Ahan Gadkari & Tushar Rajput Jindal Global Law School On February 24, 2022, the Russian Federation (Russia) initiated a “special military operation” in Ukraine.[1] This was a transparent violation of the prohibition on the use of force within customary international law and codified within Article 2(4) of the United Nations (UN) Charter.[2] Further, it was also inconsistent with Clauses 1 and 2 of the Budapest Memorandum on Security Assurances which consisted of three political agreements which
Tyler Loveall Vol. 43 Executive Editor Despite long-standing economic focus on water as a resource,[1] little work exists on the effects of potential fresh-water financial instruments. In 2018, Nasdaq became the first major financial institution to launch a fresh-water price index.[2] Although related derivative contracts are yet to materialize, such derivatives are likely to come and with them potential speculation and instability in the underlying commodity, as may have led to the global food crisis
Henry Altman Vol. 43 Associate Editor Founded in 2016, the Global Covenant of Mayors for Climate & Energy is a powerful example of the trend of cities organizing through quasi-legal ‘soft law’ agreements to confront global issues. The proliferation of the Covenant and other similar organizations has led to international law scholars questioning the traditional understanding of black letter State-based international law as dominant to international ordering. Despite the effectiveness of both hard law and
Mary Aertker Vol. 43 Associate Editor Historically, scholars have examined copyright as a purely legal doctrine, devoid of racial and post-colonial undertones.[1] Only recently have scholars begun to examine the shortcomings of international copyright frameworks and impacts on systemic inequalities.[2] This post will critically examine the current governing international copyright regime—the TRIPS Agreement—and explore the harmful effects of its incompatibility with systems in place in the Global South.[3] 4426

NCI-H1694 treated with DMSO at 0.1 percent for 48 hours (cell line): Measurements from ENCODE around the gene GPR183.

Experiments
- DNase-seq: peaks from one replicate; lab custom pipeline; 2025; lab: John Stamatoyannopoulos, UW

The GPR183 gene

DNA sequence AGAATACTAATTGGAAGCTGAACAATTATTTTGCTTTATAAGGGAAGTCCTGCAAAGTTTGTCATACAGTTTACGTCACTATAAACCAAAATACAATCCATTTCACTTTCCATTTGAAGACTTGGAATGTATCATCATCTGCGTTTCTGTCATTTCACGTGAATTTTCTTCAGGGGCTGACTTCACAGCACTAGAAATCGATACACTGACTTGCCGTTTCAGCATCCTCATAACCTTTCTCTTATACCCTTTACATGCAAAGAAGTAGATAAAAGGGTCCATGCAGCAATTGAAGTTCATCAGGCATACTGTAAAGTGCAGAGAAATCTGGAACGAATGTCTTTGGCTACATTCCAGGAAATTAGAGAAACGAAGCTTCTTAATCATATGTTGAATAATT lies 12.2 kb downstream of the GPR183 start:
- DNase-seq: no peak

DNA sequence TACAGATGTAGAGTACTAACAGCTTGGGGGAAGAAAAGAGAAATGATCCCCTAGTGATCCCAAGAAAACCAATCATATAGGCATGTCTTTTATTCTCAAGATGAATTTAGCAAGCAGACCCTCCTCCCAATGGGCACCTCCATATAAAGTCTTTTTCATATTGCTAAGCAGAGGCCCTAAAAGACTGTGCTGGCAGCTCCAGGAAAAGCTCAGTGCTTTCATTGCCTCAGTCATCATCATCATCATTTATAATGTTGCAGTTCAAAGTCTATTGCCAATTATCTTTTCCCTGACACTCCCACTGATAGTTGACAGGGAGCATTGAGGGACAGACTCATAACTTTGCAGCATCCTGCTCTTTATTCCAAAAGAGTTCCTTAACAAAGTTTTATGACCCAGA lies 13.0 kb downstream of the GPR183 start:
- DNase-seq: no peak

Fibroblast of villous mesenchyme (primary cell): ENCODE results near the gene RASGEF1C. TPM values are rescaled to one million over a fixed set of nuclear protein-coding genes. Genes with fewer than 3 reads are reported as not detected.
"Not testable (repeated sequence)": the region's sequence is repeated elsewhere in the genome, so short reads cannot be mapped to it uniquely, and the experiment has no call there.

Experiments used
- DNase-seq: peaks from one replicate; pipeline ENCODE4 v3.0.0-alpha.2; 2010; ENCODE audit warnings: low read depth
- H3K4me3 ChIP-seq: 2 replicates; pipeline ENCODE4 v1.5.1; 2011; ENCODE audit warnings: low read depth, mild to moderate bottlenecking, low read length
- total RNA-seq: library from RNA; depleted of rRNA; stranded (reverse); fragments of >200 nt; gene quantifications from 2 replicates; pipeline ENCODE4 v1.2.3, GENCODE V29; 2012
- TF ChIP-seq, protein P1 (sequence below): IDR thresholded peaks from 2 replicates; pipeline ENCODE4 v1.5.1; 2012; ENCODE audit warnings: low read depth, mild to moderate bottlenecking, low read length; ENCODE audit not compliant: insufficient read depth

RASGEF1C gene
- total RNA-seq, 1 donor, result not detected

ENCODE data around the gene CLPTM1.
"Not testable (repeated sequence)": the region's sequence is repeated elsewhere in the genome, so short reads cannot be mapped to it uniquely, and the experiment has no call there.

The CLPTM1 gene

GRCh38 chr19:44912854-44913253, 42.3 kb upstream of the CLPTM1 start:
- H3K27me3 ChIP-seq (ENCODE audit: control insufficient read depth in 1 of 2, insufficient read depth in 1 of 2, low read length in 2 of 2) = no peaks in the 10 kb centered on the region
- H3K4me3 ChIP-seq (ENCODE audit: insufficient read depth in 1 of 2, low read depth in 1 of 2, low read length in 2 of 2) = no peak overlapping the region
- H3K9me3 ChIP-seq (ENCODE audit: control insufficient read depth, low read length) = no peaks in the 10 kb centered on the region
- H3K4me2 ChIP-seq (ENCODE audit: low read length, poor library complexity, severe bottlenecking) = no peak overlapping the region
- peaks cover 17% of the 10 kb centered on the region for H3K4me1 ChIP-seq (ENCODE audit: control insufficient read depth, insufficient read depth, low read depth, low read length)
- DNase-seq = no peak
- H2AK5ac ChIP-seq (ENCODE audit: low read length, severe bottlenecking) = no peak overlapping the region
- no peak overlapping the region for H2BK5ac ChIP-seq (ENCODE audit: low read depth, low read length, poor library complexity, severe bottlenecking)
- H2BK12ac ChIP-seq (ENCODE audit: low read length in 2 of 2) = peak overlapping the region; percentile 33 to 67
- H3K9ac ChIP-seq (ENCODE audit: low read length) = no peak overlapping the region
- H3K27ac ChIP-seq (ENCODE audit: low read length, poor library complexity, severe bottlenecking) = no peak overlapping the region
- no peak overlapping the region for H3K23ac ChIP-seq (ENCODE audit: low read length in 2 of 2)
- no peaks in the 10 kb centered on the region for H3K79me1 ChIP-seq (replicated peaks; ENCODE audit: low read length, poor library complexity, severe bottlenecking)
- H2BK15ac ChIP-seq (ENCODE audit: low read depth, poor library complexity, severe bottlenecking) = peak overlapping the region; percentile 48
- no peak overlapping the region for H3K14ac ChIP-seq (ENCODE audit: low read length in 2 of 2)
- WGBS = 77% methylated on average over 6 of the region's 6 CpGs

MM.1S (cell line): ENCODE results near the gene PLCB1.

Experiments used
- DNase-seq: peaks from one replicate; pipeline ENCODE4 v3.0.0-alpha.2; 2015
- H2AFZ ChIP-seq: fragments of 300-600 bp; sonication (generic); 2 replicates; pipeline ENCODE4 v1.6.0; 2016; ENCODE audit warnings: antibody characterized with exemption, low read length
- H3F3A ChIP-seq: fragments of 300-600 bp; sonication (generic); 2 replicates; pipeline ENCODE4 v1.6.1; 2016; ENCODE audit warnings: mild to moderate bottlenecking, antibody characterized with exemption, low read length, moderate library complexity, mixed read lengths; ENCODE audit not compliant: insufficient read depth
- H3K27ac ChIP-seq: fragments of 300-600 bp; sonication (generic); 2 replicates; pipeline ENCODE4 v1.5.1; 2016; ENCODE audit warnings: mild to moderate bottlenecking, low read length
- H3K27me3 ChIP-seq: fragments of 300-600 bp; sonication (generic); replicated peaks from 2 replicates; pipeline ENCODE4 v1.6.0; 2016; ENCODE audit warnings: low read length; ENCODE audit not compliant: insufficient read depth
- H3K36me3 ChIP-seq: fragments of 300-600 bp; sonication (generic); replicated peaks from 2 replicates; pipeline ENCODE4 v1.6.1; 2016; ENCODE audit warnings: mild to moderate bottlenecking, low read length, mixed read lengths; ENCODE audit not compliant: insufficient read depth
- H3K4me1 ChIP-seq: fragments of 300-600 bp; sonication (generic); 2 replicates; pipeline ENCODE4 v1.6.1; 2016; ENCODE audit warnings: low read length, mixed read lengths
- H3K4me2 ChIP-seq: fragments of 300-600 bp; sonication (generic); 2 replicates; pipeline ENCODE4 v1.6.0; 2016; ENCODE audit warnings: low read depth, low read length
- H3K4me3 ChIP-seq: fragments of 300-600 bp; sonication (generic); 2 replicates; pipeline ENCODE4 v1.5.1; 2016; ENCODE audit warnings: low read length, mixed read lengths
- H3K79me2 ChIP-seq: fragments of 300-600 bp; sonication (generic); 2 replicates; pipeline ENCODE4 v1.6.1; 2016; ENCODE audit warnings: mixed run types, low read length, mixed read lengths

Becky Maz Vol. 43 Associate Editor Following its hostile takeover of Afghanistan in August 2021, the Taliban submitted a request to the U.N. General Assembly’s Credentials Committee (“Committee”) seeking approval for the appointment of its own delegation as a replacement for the country’s prior representation in the U.N. General Assembly.[1] In December of 2021, the Committee refused (for a second time) to make an accreditation decision on the Taliban’s proffered delegation. This decision leaves Ghulam
Erin Kwiatkowski Vol. 43 Associate Editor For decades, sport has been utilized for its ability to affect international change. Often, sport is inextricably linked to national identity and global politics. However, one aspect infrequently discussed is the influence sport may hold in recognizing statehood for emerging entities. I believe that international recognition of sporting federations in places like Catalonia can help fulfill the fourth factor of the Montevideo Convention and solidify statehood. 4411
Eric Gripp Vol. 43 Associate Editor Those most affected by climate change are being denied the right to have their voices heard. This is evident from how indigenous peoples are currently situated within the Arctic Council. The Arctic Council is an intergovernmental forum whose self-professed goal is “promoting cooperation in the Arctic.”[1] However, the very structure of the Arctic Council betrays this lofty goal in two key ways. First, the Arctic Council denies its indigenous
Sara Khan Vol. 43 Associate Editor In 2004, Canada and the United States enacted the Canada–United States Safe Third Country Agreement (STCA), an agreement designed to manage refugee claims at the shared land border.[1] Per the terms of the agreement, a refugee who enters via a land border port of entry is required to claim asylum in whichever of the two countries they arrive in first, with some exceptions.[2] Should they try to make a
Frank Sunderland Vol. 43 Associate Editor In the world of professional soccer, Europe is the marquis destination for any aspiring player. It is home to the most prestigious leagues and teams, many of which are also the highest paying. However, as with many systems where there exists the possibility for massive profits, there are also several unsavory consequences to the success of European club soccer. While the talent drain of players from other regions into Europe remains
Susanna Korkeakivi Vol. 43 Associate Editor In February 2021, Spotify announced its intention to launch its service into 85 new markets across Africa, Asia, Europe, Latin America, and the Caribbean.[1] Although this is the company’s broadest expansion to date,[2] some may have been surprised to learn that there remained at least 85 markets in which Spotify hadn’t already launched. Indeed, streaming services are the widely accepted future of the music industry. Their market share grows